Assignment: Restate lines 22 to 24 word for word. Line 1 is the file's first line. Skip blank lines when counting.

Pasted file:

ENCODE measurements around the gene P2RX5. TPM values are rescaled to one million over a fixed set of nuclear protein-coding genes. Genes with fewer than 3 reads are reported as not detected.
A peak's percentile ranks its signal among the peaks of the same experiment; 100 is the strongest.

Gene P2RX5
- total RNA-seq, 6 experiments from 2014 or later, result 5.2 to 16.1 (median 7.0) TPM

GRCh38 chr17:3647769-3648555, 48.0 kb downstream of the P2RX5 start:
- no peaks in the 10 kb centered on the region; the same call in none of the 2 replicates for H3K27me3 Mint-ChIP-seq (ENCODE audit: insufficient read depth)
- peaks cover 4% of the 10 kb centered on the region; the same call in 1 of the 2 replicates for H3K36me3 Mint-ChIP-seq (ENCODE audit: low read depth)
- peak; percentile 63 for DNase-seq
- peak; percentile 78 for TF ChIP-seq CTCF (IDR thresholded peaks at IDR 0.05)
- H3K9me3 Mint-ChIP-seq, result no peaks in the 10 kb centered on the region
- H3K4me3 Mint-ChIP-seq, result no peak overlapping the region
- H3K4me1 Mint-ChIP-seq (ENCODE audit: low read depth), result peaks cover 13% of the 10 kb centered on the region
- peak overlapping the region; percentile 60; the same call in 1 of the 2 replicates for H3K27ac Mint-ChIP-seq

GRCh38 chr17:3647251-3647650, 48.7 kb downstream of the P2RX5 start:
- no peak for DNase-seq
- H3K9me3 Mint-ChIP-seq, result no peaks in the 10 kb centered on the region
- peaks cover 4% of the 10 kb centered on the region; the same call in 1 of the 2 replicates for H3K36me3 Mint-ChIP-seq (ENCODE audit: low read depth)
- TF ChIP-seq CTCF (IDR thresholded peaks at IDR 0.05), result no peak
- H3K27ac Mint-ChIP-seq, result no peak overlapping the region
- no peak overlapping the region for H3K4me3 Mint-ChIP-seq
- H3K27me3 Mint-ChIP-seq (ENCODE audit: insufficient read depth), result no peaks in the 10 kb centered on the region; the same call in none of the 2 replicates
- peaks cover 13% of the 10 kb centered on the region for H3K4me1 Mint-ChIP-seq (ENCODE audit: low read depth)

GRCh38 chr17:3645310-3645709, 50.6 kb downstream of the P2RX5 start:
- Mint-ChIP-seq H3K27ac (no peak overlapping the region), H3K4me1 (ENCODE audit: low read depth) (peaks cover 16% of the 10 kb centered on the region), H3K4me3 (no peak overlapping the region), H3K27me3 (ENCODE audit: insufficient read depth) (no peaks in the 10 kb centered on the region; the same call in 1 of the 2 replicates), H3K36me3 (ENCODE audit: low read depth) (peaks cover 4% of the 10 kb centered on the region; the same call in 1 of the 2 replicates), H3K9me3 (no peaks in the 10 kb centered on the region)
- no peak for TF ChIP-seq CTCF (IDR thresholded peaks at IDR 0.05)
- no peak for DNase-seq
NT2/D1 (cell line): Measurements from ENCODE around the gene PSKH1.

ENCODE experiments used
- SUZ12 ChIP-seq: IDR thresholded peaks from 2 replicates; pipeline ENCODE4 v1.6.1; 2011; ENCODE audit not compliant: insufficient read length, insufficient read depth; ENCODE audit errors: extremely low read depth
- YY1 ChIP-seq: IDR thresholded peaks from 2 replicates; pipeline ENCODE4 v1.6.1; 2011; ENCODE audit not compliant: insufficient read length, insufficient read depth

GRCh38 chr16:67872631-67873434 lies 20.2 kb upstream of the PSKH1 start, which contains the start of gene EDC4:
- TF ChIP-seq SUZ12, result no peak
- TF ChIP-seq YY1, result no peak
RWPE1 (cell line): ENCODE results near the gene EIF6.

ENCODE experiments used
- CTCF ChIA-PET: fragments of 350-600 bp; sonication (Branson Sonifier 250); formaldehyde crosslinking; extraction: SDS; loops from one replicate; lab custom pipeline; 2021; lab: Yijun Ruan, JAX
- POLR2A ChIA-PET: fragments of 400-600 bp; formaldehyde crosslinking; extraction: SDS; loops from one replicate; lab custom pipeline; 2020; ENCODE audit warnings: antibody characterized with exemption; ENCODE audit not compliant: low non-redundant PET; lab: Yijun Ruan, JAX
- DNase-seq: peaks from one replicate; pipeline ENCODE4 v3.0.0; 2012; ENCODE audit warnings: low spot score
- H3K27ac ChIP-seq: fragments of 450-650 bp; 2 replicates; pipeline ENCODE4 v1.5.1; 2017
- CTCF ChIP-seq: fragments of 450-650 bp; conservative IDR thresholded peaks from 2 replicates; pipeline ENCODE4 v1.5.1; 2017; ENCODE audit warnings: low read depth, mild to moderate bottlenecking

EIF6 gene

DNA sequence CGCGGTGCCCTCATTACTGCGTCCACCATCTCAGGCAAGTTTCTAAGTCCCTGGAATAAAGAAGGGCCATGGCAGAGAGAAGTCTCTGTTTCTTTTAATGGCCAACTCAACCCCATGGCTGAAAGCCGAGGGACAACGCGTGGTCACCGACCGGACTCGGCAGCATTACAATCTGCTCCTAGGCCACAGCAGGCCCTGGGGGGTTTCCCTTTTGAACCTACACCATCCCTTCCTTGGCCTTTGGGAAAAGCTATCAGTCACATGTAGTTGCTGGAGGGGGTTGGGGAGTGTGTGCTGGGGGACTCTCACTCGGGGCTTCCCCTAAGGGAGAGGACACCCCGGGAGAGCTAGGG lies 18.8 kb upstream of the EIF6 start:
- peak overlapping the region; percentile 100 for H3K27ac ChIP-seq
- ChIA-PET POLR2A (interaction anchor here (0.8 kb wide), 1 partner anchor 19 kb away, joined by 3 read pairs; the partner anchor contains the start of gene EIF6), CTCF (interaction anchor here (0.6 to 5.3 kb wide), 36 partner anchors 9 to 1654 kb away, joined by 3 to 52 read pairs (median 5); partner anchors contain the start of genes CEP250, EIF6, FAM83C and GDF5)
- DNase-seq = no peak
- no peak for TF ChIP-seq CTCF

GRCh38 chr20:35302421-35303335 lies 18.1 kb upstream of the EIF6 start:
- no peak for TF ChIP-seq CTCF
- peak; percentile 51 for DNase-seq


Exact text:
- peaks cover 13% of the 10 kb centered on the region for H3K4me1 Mint-ChIP-seq (ENCODE audit: low read depth)

GRCh38 chr17:3645310-3645709, 50.6 kb downstream of the P2RX5 start:
- Mint-ChIP-seq H3K27ac (no peak overlapping the region), H3K4me1 (ENCODE audit: low read depth) (peaks cover 16% of the 10 kb centered on the region), H3K4me3 (no peak overlapping the region), H3K27me3 (ENCODE audit: insufficient read depth) (no peaks in the 10 kb centered on the region; the same call in 1 of the 2 replicates), H3K36me3 (ENCODE audit: low read depth) (peaks cover 4% of the 10 kb centered on the region; the same call in 1 of the 2 replicates), H3K9me3 (no peaks in the 10 kb centered on the region)